"Unfortunately, it's a bit of a binary thing.
Either you develop the skills to recover your attention from the largely unwanted and unhelpful, repetitive, persistent thought patterns. Or you become a slave to a narrative that you've adopted in your mind."
Humans all share a genetic blueprint—a set of Traits. Traits are characteristics like our ability to collaborate and share.
One trait that humans share is a tendency to adopt a common narrative. A common narrative is a collection of shared beliefs that explain our everyday reality. We will each adopt a slightly different version of the common narrative specific to us and our life experience.
We experience this as an inner narrative, a personal story, a collection of mental movies.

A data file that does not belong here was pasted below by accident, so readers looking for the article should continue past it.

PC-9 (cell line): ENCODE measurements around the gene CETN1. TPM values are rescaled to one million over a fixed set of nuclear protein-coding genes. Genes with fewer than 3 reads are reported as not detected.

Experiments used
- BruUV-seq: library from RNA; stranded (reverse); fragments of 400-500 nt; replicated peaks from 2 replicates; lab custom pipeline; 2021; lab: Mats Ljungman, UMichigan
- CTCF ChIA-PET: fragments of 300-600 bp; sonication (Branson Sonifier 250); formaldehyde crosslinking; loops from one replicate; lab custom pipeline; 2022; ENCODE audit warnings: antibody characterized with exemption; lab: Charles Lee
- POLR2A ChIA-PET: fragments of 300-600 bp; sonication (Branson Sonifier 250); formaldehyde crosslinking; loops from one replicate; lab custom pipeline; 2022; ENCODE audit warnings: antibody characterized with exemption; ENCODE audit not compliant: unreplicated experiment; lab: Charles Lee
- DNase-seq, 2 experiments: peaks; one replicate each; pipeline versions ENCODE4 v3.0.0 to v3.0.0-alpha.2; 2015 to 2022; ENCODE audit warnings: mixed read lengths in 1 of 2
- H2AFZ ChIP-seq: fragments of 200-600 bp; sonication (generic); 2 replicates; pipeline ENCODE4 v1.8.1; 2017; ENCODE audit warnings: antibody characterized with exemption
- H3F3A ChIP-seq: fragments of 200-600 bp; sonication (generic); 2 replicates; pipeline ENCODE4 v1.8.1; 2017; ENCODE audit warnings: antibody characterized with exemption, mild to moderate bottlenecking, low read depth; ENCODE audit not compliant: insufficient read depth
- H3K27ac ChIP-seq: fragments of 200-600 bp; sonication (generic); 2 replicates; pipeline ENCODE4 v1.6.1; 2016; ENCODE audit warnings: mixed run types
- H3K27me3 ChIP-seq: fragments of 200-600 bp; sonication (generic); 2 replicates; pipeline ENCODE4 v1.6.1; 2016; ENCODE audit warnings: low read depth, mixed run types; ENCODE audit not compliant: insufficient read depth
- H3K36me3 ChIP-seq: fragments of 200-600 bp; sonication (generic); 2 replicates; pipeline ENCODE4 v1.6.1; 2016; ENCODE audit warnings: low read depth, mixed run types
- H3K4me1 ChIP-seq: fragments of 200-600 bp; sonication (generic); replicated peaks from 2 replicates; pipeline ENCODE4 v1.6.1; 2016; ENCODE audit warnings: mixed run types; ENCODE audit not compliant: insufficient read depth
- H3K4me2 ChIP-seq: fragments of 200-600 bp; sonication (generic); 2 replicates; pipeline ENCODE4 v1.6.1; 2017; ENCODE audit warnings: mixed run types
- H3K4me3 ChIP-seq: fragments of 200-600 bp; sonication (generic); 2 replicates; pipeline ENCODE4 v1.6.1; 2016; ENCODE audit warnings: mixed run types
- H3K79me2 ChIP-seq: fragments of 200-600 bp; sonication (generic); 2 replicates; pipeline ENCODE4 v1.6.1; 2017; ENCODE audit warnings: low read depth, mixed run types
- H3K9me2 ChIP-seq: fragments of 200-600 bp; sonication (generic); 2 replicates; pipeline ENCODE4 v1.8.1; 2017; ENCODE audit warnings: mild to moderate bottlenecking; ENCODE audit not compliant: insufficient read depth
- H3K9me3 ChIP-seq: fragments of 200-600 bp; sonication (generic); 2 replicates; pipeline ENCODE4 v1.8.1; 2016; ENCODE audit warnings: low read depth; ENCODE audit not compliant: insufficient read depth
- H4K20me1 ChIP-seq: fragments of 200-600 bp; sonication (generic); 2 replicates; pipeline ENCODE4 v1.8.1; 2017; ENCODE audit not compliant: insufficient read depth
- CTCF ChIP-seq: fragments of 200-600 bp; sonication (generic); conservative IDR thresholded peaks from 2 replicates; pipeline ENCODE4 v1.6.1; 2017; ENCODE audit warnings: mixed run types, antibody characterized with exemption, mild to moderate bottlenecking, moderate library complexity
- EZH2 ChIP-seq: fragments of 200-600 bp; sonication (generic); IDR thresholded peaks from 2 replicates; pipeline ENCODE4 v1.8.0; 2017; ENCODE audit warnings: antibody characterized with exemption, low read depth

Because of the complexities and pressures of the modern world, this narrative can get out of control. Our inner narrative can become critical and repetitive, and self-destructive. I have met students for whom this experience has suddenly appeared in an otherwise charmed life.
The common narrative says staying distracted is how to deal with this nagging worrying inner critic. We are taught to remain constantly active to distract ourselves from the contents of our minds.
This strategy is insane. It goes a long way to explain the wave of anxiety and stress. You can't always ignore your mind. Your mind will always be with you. Unless you become familiar and comfortable with your mind, there will come a time when you discover it is not on your side.
The answer is simple. Do reasonably regular mindfulness meditation, and in time, your mind will become your supporter instead of your critic.
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I explain this further and teach some practices to help get you started in the podcast below.
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